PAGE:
What threatens your sexual desire?

Gay couples who commit to the person they love may not always realize some of the challenges they face. For instance, one of the easiest things in a love relationship that can diminish is sexual desire. Lurking in any love relationship are ingredients that can combine to lower and even destroy the sex life of a gay couple. We can view these ingredients as toxins that, over time, corrode passion and romance. What are common toxins in love relationships? The toxins that threaten sexual desire include consistent anger, depression, guilt, anxiety, inhibitions, obsessions, compulsions, and shame.

The secret to sexual desire for gay couples

What is the secret to maintaining sexual desire as a gay couple? The answer lies in creating positive anticipation. In our relationships, our challenge is to nurture and reinforce sexuality, and manage conflicts effectively so that they don’t spill over into our sex life. When conflict runs rampant in a love relationship, sexual desire succumbs to the toxic effect of negative conflict patterns. As a gay couple, your challenge is to find time, create energy, and promote enthusiasm for both planned and spontaneous sexual encounters.

The power of anger

One of the most common emotional states that can destroy desire is anger. When you feel attacked or criticized by your spouse, your anger grows, and if the attack or criticism is related to your body or to sex, your desire to be vulnerable weakens. Anger is a secondary or reactionary emotional state, usually connected with fear and/or hurt. A challenge in a relationship is to express your pain by accessing your vulnerability, and expressing this to your partner in a way that can invite him or her to meet your needs.



​Words that go together

Which two words belong together? Sex and pleasure. Which two words are poisonous together? Sex and performance. Major turnoffs for gay couples are performance anxiety, which ties into a fear of sexual failure, along with procrastination, or wanting to get sex over as soon as possible.

What are inhibitions?
Do you or your partner or spouse have inhibitions that affect your sex life? They may include fear of rejection, embarrassment at being nude in front of the other, poor body image, a reluctance to be sexual in front of the partner, lack of initiation, and an embarrassment about making sexual requests. These inhibitions can lead to predictable scenarios, including having sex late at night, with no lights, limited touching, and in only one position, with careless after-play. Rigid patterns of sex diminish desire, since few of us look forward to predictable scenarios sexually. Obsessive thoughts and behaviors can lead to ritualistic behaviors, such as counting intercourse strokes, using three condoms, or jumping up immediately to wash off right after sex instead of connecting.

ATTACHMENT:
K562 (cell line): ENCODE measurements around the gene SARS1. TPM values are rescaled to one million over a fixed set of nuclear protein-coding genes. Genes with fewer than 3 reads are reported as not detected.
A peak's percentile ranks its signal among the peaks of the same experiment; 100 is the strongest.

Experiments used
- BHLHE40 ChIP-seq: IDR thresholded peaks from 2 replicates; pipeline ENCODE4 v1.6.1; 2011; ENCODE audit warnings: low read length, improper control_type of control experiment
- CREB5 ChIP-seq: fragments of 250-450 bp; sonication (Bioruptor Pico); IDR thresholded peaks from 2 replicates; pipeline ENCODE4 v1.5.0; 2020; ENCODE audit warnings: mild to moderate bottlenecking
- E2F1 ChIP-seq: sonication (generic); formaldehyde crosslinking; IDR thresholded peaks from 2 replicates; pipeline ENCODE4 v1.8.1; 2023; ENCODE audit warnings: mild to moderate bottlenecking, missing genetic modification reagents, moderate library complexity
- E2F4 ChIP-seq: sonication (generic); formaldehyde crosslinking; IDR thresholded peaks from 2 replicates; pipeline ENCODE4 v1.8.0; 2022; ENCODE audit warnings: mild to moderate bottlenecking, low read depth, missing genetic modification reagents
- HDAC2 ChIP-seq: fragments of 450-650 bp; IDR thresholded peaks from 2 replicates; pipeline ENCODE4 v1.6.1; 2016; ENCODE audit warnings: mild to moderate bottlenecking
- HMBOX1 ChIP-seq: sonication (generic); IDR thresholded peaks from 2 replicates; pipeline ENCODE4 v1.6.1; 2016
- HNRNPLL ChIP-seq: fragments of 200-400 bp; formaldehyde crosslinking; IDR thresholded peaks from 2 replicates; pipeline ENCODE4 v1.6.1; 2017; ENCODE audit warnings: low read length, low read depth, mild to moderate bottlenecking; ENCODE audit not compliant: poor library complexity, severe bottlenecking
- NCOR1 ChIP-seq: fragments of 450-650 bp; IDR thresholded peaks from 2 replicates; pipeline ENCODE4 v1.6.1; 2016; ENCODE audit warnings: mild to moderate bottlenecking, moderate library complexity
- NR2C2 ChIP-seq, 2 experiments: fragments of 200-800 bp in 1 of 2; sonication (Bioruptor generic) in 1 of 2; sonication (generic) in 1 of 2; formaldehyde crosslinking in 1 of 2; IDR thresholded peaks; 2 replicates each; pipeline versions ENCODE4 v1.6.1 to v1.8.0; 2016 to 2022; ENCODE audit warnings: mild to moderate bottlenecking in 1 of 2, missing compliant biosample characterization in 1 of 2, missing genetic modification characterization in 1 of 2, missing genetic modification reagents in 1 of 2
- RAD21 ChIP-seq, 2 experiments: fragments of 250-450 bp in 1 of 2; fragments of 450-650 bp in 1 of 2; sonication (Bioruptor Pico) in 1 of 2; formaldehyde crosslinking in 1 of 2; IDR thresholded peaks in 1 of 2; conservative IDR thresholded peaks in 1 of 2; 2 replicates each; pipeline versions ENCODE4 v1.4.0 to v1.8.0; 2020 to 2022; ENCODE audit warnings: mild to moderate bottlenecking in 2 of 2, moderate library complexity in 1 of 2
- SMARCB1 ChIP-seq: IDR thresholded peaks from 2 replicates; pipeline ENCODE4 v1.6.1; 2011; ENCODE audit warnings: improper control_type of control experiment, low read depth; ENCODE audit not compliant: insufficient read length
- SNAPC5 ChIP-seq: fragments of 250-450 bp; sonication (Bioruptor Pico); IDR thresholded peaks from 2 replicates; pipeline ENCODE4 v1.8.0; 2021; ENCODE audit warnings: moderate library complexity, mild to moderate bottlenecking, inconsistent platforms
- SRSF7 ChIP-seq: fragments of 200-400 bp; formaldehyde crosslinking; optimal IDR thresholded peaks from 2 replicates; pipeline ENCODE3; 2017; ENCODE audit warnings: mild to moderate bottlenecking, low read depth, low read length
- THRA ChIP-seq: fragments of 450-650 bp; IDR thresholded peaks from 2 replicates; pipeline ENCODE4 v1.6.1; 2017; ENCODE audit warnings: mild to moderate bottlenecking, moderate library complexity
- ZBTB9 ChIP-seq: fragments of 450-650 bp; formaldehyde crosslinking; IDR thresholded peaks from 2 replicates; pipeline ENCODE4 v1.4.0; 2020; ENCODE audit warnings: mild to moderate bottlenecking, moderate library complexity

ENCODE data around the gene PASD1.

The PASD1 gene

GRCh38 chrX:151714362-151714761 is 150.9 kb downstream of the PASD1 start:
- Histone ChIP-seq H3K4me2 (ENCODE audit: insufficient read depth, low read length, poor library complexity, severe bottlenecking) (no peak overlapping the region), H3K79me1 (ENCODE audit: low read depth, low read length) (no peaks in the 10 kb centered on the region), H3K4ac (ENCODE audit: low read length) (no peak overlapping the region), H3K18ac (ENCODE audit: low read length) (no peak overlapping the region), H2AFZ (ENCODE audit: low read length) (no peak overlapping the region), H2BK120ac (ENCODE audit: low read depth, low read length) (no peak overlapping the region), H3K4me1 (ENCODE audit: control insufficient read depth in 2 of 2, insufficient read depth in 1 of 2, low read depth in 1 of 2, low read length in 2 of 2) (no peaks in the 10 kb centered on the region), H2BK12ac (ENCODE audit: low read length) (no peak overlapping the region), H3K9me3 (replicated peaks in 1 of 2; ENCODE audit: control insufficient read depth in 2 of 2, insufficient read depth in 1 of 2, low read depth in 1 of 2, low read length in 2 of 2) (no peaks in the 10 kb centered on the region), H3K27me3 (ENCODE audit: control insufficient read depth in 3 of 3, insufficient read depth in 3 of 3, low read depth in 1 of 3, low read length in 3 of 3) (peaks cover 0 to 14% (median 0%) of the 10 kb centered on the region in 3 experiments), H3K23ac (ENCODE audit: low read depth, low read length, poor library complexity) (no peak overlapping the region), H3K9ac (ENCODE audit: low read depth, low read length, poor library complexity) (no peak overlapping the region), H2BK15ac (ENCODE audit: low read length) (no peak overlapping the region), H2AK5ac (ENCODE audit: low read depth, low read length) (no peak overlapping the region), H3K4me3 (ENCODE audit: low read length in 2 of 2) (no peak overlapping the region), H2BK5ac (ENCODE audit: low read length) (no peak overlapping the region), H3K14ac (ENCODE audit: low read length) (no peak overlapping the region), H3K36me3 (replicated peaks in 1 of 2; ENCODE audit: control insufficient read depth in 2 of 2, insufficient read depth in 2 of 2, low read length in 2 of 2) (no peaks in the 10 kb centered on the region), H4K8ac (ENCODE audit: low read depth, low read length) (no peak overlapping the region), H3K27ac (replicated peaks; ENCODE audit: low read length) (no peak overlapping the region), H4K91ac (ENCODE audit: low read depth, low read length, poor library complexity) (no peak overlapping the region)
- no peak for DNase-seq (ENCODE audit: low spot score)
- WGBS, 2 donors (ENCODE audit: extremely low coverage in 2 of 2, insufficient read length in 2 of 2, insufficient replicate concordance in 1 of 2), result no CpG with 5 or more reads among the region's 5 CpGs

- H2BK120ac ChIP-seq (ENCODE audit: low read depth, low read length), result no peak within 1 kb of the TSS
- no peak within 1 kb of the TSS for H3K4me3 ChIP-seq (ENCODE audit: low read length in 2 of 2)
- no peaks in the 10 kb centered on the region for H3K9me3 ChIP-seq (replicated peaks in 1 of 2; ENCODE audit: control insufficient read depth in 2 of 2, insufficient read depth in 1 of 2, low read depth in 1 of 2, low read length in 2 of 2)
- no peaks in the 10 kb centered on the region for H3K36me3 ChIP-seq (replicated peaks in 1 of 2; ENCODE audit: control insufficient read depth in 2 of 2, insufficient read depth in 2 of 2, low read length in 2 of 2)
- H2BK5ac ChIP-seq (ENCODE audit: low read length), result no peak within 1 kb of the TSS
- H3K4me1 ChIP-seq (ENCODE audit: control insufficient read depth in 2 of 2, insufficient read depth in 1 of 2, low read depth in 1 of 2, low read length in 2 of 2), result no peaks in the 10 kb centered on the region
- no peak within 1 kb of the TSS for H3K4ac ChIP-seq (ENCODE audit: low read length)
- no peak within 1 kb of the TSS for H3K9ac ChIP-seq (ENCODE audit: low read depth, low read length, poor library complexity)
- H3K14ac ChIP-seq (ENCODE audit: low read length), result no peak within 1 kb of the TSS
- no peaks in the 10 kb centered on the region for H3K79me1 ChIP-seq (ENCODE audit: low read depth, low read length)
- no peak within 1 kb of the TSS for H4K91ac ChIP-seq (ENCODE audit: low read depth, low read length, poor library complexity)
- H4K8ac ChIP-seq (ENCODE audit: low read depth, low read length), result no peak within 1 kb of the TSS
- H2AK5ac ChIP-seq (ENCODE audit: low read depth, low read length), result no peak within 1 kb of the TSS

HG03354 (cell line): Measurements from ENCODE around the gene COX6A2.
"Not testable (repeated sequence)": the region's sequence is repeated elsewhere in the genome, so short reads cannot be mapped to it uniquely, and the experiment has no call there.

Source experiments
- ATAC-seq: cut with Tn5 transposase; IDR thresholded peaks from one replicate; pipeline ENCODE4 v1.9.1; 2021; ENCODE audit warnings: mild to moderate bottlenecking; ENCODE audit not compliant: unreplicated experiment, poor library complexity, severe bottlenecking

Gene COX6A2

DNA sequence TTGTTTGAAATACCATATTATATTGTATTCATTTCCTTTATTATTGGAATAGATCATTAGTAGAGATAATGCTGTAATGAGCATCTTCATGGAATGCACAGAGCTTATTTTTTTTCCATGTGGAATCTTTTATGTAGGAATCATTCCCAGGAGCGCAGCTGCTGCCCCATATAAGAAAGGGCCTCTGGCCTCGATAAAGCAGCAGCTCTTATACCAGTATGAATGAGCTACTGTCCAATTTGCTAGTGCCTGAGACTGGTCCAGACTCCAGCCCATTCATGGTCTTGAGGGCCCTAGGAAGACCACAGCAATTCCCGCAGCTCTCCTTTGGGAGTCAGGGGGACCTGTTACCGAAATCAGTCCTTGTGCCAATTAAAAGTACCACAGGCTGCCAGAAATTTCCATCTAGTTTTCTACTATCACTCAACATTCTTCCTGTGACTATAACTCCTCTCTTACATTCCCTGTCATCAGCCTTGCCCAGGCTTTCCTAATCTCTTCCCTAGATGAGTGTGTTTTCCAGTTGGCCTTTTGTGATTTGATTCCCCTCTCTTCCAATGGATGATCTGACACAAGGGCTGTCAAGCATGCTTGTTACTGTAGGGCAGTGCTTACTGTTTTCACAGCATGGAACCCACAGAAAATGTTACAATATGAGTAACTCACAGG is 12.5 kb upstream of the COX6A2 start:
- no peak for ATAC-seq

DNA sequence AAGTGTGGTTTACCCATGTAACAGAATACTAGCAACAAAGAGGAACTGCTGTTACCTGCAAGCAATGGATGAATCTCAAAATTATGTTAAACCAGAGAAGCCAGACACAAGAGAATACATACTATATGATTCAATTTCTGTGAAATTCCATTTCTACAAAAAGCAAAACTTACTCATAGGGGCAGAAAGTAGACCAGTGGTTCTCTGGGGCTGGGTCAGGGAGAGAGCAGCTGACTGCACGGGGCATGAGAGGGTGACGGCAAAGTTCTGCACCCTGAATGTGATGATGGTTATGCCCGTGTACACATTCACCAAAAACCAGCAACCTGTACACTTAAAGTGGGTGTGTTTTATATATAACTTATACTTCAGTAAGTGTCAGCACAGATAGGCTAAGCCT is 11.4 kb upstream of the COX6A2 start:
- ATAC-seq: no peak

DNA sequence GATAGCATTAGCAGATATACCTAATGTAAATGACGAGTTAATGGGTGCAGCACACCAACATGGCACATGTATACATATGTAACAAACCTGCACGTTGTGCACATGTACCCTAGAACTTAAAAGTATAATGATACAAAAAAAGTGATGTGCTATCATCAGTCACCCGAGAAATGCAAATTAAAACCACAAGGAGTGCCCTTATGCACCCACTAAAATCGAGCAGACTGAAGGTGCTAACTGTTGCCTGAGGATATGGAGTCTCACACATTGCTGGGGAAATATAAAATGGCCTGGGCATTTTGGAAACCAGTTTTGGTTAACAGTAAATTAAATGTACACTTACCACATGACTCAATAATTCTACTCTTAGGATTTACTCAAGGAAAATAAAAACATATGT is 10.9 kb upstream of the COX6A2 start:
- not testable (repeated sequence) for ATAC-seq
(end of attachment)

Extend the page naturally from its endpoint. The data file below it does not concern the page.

Is your history imprisoning you?
A final factor that can lower sexual desire is our history. Since more than 90 percent of us have been subjected to negative sexual experiences, guilt and shame may play a part in diminishing our sexual enjoyment as a gay couple. Negative experiences may include major traumas, such as sexual abuse, incest, or rape, or smaller traumas/negative scenarios, like being humiliated sexually, feeling guilty about masturbation or having fantasies, being sexually harassed, and more. As in most areas of our lives, shame does nothing to help us sexually. Rather than being controlled by anger, anxiety, or shame, our challenge as gay partners is to be proud survivors rather than victims of our circumstances.

How to help improve your sexual intimacy and desire
In gay couples therapy, I work with couples to help them become aware of their own sexual poisons, and the self-defeating affects these toxins have on their love relationship. A couple works on confronting and reducing sexual turnoffs, understanding that ceasing behavior is often easier than moderating it. Healthy sexuality requires both balance and moderation, so some toxins can be eliminated, while others require moderation and management.
When sexual toxins are confronted, their power weakens. As each partner assumes responsibility for his or her own turnoffs, we work to help each partner expressing feelings, share problems, focus on your partner’s real intentions, and work as a team to reduce or eliminate sexual toxins as a gay couple.


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